By 2006, “Jeff Scott Soto aboard as a replacement for Augeri, who developed a throat infection that prevented him from singing. However, Soto’s time with the band was limited; in 2007, Journey announced that they had parted ways with the singer and were once again seeking a frontman. They found him in Arnel Pineda, a Filipino vocalist that they discovered after seeing him perform on YouTube. Pineda made his debut with the band in 2008, the same year that Journey released Revelation.” WR That album proved a surprise success – going top 10 and inching toward gold as of this writing – feats the band hadn’t accomplished on a studio effort since 1996’s Trial by Fire. They returned with another studio album, Eclipse, in 2011. The journey had proved to not be over yet.

    The Essential


    Recorded: 1978-1996

    Released: October 16, 2001

    Peak: 47 US, 10 UK, -- CN, -- AU

    Sales (in millions): 2.0 US, -- UK, 2.0 world (includes US and UK)

    Genre: classic rock

    Tracks: (1) Only the Young (2) Don't Stop Believin’ (3) Wheel in the Sky (4) Faithfully (5) Any Way You Want It (6) Ask the Lonely (7) Who’s Crying Now (8) Separate Ways (Worlds Apart) (9) Lights (10) Lovin’, Touchin’, Squeezin’ (11) Open Arms (12) Girl Can’t Help It (13) Send Her My Love (14) When You Love a Woman (15) I’ll Be Alright Without You (16) After the Fall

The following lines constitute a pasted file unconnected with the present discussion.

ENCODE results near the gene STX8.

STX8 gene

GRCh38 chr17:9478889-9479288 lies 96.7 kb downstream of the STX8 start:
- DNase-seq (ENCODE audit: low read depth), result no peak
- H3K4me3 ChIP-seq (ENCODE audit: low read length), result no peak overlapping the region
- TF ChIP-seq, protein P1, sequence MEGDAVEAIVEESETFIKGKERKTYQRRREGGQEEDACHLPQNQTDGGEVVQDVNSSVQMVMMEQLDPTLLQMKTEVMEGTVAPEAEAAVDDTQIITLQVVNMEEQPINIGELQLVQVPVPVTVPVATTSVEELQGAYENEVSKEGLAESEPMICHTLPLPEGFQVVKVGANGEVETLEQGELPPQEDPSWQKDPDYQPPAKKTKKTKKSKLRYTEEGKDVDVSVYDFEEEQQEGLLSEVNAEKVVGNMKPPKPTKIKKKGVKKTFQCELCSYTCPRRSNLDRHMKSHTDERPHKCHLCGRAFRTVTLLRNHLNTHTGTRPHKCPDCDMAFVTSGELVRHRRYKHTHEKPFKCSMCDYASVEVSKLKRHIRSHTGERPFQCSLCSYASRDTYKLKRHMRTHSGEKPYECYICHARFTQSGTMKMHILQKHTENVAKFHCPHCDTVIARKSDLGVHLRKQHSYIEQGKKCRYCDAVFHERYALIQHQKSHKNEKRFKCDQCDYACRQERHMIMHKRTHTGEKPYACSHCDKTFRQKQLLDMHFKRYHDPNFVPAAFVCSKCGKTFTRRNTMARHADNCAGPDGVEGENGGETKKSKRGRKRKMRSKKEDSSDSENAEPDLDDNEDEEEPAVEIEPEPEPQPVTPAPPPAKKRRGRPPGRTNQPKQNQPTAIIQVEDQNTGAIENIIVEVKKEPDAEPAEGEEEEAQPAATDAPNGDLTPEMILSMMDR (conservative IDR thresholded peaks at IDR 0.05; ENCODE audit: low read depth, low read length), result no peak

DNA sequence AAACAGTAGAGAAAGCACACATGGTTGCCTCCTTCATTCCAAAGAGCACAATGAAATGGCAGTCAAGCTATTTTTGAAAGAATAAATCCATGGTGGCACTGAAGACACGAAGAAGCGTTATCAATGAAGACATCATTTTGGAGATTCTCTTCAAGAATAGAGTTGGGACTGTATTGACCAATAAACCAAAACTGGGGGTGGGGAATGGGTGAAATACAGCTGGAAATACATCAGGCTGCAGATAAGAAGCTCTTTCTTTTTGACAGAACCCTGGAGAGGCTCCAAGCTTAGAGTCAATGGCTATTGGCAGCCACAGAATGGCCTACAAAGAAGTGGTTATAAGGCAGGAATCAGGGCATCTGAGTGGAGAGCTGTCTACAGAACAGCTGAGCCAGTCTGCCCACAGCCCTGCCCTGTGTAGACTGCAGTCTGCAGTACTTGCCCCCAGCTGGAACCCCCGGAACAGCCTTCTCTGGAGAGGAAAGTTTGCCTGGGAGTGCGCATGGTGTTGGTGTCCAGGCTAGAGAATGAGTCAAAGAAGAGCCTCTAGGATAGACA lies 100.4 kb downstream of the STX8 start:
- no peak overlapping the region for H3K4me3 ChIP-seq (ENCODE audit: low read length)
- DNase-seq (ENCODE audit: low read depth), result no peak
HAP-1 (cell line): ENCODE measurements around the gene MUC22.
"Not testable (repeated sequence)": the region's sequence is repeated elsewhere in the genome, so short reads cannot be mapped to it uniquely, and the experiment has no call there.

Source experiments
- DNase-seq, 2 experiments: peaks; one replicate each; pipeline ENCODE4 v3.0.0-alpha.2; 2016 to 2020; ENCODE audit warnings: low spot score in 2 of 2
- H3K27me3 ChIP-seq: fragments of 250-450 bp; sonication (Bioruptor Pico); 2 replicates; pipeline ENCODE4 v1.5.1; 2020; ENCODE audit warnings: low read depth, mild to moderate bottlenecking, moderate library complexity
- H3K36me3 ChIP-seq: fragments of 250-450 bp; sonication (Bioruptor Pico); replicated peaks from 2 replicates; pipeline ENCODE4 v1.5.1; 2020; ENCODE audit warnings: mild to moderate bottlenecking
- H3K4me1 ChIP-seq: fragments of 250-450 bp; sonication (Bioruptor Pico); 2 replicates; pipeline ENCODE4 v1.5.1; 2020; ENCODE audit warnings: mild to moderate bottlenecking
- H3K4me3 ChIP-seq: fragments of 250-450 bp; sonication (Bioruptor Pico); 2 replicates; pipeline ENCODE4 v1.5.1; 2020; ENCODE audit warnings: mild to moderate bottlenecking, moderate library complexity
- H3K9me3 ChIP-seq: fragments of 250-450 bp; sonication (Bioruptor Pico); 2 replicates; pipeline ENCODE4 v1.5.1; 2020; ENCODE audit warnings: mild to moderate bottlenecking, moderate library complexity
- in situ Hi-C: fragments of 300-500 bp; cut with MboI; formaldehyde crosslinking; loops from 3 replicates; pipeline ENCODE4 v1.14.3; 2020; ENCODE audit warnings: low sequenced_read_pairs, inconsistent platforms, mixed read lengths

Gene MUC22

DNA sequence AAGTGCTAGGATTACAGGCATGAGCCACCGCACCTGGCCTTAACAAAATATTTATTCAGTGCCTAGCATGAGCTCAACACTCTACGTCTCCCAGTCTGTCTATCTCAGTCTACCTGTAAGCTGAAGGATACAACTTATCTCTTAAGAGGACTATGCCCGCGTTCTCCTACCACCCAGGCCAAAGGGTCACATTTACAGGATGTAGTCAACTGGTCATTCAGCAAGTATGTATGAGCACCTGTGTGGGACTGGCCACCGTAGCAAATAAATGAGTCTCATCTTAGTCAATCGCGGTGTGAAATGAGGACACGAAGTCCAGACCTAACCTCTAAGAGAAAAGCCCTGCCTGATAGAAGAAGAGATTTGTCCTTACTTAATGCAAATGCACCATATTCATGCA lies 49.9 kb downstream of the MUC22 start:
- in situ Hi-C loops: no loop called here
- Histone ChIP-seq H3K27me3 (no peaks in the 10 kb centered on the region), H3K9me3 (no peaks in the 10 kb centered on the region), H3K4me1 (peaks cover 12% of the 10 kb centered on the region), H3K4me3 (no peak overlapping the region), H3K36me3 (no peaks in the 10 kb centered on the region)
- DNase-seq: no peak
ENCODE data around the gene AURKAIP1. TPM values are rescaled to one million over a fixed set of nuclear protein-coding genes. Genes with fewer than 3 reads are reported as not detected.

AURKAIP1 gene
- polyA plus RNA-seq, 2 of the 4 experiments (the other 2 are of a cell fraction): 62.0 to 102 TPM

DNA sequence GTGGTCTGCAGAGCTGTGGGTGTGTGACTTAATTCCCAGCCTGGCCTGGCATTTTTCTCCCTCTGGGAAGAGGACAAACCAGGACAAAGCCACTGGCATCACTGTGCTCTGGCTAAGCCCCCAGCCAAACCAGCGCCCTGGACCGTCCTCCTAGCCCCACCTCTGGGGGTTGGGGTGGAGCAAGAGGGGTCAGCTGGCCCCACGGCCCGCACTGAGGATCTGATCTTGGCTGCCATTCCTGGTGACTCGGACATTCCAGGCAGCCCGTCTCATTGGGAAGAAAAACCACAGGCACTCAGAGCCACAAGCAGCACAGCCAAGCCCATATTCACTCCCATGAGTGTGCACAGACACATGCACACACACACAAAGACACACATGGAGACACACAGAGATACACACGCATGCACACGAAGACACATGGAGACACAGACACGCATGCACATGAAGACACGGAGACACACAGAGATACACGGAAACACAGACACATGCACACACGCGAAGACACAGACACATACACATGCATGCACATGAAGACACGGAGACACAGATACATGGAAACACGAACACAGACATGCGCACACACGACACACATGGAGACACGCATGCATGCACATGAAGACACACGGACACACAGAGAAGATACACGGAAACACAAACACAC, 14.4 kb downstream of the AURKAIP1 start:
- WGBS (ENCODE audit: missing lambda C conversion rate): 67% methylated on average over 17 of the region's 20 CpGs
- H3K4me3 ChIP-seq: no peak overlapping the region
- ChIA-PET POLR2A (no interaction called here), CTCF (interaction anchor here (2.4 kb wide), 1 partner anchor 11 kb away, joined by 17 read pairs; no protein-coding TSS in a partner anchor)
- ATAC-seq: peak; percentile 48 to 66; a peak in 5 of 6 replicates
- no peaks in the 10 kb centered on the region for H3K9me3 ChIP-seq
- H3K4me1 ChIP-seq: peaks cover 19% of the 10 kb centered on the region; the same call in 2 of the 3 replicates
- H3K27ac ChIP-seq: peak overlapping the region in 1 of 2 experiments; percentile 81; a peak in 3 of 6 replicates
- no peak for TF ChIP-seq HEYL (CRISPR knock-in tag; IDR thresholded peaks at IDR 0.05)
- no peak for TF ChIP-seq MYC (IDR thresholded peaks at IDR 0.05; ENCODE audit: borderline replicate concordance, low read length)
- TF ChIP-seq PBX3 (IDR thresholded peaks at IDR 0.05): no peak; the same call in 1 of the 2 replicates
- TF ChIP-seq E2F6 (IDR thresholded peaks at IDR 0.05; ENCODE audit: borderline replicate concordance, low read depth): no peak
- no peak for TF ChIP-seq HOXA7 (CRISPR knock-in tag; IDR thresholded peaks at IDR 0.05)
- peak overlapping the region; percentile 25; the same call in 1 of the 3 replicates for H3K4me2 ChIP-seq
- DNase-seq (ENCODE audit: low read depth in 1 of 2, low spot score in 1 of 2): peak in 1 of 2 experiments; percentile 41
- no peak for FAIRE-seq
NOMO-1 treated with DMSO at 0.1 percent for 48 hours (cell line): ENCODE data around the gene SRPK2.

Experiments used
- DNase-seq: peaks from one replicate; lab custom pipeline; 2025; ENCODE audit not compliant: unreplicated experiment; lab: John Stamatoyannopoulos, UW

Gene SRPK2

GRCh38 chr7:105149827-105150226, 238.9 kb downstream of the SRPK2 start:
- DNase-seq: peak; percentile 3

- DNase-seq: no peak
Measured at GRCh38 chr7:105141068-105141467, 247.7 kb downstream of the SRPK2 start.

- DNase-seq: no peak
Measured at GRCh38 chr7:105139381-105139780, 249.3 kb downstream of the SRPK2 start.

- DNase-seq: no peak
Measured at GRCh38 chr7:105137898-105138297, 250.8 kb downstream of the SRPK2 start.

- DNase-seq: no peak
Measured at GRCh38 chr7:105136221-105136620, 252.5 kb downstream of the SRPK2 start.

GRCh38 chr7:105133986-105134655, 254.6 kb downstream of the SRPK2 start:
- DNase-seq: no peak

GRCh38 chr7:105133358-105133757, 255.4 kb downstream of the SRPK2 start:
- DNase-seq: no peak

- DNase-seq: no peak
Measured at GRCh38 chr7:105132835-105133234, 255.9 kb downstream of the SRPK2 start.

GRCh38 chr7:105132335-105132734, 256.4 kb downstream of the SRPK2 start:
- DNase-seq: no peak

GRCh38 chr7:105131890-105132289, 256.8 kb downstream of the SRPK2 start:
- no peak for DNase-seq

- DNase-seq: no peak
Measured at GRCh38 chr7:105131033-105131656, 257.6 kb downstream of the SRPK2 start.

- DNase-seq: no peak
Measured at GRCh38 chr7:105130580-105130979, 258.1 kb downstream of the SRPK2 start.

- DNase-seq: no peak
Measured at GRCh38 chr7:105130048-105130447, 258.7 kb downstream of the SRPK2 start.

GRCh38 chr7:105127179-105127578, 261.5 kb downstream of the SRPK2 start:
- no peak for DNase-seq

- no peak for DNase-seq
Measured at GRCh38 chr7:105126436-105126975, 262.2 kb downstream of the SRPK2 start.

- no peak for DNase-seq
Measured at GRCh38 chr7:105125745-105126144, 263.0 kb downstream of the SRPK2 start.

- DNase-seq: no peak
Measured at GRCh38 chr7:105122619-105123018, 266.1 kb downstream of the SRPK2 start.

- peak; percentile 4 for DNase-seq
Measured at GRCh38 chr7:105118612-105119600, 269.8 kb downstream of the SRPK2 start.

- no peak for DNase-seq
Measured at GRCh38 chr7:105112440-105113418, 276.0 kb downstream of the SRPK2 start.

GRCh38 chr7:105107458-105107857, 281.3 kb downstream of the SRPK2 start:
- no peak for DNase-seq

Tracks, Disc 2: (1) Chain Reaction (2) Message of Love (3) Somethin’ to Hide (4) Line of Fire (live) (5) Anytime (6) Stone in Love (7) Patiently (8) Good Morning Girl (9) The Eyes of a Woman (10) Be Good to Yourself (11) Still They Ride (12) Baby I’m a Leavin’ You (13) Mother Father (14) Just the Same Way (15) Escape (16) The Party’s Over (Hopelessly in Love)


    4.094 out of 5.00 (average of 17 ratings)

    About The Essential:

    There weren’t any new tracks on this collection to whet fans’ appetites. In fact, it’s hard to know why this sold two million copies as it isn’t really any more than a deluxe repackaging of the 1988 Greatest Hits album. Disc 1 almost repeats the track order of that compilation.